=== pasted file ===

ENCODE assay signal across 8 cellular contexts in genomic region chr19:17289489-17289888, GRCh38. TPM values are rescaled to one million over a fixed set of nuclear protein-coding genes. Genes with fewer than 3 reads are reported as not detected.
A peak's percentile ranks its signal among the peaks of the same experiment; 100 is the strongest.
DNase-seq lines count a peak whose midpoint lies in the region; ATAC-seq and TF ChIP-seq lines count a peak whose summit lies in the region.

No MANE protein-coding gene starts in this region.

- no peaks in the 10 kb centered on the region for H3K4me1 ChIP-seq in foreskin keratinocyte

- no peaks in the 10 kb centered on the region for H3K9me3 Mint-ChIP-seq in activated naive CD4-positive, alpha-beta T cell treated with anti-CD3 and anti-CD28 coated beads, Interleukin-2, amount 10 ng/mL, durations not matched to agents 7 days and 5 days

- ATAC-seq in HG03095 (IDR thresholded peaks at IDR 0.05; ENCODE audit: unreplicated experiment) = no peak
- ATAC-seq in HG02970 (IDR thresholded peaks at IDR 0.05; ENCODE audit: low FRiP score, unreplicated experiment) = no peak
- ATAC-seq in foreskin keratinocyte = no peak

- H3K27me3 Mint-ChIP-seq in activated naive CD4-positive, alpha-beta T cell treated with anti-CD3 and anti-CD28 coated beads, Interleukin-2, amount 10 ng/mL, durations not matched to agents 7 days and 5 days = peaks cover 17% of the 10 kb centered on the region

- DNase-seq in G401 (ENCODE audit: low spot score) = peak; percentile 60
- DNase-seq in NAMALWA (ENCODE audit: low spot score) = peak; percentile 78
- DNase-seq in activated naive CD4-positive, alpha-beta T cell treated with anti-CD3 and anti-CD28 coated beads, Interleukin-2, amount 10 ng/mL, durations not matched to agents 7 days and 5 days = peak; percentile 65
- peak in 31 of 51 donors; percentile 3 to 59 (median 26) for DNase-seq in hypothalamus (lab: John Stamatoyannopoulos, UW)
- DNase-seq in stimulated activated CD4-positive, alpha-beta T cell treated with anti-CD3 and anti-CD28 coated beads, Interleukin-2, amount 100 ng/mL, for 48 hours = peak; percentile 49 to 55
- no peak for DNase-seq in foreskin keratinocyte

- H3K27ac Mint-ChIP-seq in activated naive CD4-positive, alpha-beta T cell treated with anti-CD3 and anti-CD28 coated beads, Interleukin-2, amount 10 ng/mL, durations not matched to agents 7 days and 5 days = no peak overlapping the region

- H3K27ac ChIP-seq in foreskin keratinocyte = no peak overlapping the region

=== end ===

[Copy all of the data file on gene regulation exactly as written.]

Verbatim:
ENCODE assay signal across 8 cellular contexts in genomic region chr19:17289489-17289888, GRCh38. TPM values are rescaled to one million over a fixed set of nuclear protein-coding genes. Genes with fewer than 3 reads are reported as not detected.
A peak's percentile ranks its signal among the peaks of the same experiment; 100 is the strongest.
DNase-seq lines count a peak whose midpoint lies in the region; ATAC-seq and TF ChIP-seq lines count a peak whose summit lies in the region.

No MANE protein-coding gene starts in this region.

- no peaks in the 10 kb centered on the region for H3K4me1 ChIP-seq in foreskin keratinocyte

- no peaks in the 10 kb centered on the region for H3K9me3 Mint-ChIP-seq in activated naive CD4-positive, alpha-beta T cell treated with anti-CD3 and anti-CD28 coated beads, Interleukin-2, amount 10 ng/mL, durations not matched to agents 7 days and 5 days

- ATAC-seq in HG03095 (IDR thresholded peaks at IDR 0.05; ENCODE audit: unreplicated experiment) = no peak
- ATAC-seq in HG02970 (IDR thresholded peaks at IDR 0.05; ENCODE audit: low FRiP score, unreplicated experiment) = no peak
- ATAC-seq in foreskin keratinocyte = no peak

- H3K27me3 Mint-ChIP-seq in activated naive CD4-positive, alpha-beta T cell treated with anti-CD3 and anti-CD28 coated beads, Interleukin-2, amount 10 ng/mL, durations not matched to agents 7 days and 5 days = peaks cover 17% of the 10 kb centered on the region

- DNase-seq in G401 (ENCODE audit: low spot score) = peak; percentile 60
- DNase-seq in NAMALWA (ENCODE audit: low spot score) = peak; percentile 78
- DNase-seq in activated naive CD4-positive, alpha-beta T cell treated with anti-CD3 and anti-CD28 coated beads, Interleukin-2, amount 10 ng/mL, durations not matched to agents 7 days and 5 days = peak; percentile 65
- peak in 31 of 51 donors; percentile 3 to 59 (median 26) for DNase-seq in hypothalamus (lab: John Stamatoyannopoulos, UW)
- DNase-seq in stimulated activated CD4-positive, alpha-beta T cell treated with anti-CD3 and anti-CD28 coated beads, Interleukin-2, amount 100 ng/mL, for 48 hours = peak; percentile 49 to 55
- no peak for DNase-seq in foreskin keratinocyte

- H3K27ac Mint-ChIP-seq in activated naive CD4-positive, alpha-beta T cell treated with anti-CD3 and anti-CD28 coated beads, Interleukin-2, amount 10 ng/mL, durations not matched to agents 7 days and 5 days = no peak overlapping the region

- H3K27ac ChIP-seq in foreskin keratinocyte = no peak overlapping the region